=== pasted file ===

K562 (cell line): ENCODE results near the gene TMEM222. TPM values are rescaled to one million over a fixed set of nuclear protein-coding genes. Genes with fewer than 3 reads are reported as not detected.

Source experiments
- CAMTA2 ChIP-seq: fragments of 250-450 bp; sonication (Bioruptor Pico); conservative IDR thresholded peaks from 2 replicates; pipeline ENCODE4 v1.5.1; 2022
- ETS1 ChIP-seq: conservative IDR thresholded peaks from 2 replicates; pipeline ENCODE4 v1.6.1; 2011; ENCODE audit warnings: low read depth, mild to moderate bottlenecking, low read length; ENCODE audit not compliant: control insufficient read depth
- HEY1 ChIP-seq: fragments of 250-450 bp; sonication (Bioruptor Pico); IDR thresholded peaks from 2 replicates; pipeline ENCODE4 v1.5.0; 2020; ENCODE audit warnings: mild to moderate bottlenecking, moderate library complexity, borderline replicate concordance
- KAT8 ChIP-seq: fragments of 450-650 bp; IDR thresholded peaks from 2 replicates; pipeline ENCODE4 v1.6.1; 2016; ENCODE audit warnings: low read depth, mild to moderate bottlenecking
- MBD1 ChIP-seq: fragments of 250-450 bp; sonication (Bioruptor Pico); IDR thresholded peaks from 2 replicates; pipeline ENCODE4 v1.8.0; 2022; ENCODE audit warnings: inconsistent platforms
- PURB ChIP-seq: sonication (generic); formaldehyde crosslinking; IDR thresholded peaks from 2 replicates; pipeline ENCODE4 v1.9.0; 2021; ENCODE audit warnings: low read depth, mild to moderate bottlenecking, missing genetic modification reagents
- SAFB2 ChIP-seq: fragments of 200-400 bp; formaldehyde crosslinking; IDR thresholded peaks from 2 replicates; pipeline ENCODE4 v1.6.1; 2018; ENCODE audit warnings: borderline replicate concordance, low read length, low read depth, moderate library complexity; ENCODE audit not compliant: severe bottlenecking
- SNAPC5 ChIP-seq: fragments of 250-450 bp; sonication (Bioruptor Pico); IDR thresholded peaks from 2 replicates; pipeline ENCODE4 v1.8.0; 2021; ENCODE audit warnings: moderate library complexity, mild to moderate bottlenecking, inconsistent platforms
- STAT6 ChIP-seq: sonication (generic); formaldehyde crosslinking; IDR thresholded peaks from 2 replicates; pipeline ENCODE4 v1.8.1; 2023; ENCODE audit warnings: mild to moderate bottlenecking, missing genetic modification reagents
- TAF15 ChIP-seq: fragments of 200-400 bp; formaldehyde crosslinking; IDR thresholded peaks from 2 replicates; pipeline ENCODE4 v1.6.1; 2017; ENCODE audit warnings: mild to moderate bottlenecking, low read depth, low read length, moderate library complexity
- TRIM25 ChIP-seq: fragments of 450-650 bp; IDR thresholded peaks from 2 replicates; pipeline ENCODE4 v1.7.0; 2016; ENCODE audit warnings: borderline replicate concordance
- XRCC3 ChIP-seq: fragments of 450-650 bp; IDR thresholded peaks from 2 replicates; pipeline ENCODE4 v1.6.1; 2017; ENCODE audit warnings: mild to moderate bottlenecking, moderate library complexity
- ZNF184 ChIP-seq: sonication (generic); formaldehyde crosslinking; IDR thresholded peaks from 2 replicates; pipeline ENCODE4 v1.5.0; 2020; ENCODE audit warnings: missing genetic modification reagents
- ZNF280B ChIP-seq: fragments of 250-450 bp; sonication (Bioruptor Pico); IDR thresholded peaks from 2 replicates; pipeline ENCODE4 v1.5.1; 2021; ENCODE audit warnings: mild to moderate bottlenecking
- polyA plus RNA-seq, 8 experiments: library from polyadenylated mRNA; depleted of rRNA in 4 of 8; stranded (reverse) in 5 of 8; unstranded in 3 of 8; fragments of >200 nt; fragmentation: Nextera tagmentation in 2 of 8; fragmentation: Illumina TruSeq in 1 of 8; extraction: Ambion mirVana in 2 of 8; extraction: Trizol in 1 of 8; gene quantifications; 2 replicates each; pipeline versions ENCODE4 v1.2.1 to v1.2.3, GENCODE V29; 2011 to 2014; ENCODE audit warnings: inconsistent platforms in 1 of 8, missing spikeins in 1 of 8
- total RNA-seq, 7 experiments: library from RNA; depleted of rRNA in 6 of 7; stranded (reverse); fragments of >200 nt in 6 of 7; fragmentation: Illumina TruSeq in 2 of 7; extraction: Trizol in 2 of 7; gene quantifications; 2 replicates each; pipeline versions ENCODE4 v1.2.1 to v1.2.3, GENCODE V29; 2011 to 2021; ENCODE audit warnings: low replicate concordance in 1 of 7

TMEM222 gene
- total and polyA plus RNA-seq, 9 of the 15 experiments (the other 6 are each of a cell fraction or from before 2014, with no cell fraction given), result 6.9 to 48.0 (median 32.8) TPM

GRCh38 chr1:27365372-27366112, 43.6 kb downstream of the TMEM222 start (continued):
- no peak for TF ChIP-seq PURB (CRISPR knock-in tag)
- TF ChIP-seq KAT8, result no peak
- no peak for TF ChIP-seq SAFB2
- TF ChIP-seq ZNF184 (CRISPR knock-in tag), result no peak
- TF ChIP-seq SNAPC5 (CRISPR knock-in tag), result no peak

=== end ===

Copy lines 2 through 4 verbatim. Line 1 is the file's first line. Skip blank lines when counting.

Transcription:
Source experiments
- CAMTA2 ChIP-seq: fragments of 250-450 bp; sonication (Bioruptor Pico); conservative IDR thresholded peaks from 2 replicates; pipeline ENCODE4 v1.5.1; 2022
- ETS1 ChIP-seq: conservative IDR thresholded peaks from 2 replicates; pipeline ENCODE4 v1.6.1; 2011; ENCODE audit warnings: low read depth, mild to moderate bottlenecking, low read length; ENCODE audit not compliant: control insufficient read depth